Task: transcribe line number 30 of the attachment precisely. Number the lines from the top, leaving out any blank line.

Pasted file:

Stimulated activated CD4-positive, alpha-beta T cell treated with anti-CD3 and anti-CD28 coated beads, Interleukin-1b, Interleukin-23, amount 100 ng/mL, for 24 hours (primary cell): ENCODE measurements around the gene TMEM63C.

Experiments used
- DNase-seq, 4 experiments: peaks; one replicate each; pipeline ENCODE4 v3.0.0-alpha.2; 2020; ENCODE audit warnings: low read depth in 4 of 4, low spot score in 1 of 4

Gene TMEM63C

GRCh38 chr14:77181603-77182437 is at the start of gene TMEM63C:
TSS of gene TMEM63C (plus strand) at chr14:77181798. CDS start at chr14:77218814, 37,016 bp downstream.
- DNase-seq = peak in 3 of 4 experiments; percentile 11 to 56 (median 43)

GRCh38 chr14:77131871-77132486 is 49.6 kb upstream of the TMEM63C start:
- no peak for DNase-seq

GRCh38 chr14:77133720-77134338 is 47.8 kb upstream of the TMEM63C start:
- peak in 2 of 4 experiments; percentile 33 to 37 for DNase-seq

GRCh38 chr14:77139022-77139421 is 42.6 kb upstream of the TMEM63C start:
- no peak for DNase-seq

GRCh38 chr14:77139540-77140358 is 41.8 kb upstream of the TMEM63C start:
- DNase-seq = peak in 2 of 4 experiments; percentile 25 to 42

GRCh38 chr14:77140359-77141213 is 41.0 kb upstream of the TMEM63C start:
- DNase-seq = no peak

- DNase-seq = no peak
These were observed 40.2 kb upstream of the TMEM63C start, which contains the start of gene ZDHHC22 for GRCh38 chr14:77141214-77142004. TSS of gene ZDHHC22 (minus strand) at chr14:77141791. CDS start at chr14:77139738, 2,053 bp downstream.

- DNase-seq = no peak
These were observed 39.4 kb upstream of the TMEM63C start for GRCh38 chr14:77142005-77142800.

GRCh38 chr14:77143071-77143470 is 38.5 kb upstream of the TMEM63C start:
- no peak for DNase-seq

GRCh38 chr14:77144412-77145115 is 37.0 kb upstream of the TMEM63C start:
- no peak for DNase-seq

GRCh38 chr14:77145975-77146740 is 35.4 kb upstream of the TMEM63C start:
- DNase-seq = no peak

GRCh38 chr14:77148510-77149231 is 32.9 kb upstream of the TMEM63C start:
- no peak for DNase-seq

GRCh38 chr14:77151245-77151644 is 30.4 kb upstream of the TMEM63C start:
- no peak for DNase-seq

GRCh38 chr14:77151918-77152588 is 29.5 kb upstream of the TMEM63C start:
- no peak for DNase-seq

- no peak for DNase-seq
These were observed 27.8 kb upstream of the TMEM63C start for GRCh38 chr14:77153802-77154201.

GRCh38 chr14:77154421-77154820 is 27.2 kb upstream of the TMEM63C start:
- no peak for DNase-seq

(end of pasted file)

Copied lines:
GRCh38 chr14:77151245-77151644 is 30.4 kb upstream of the TMEM63C start: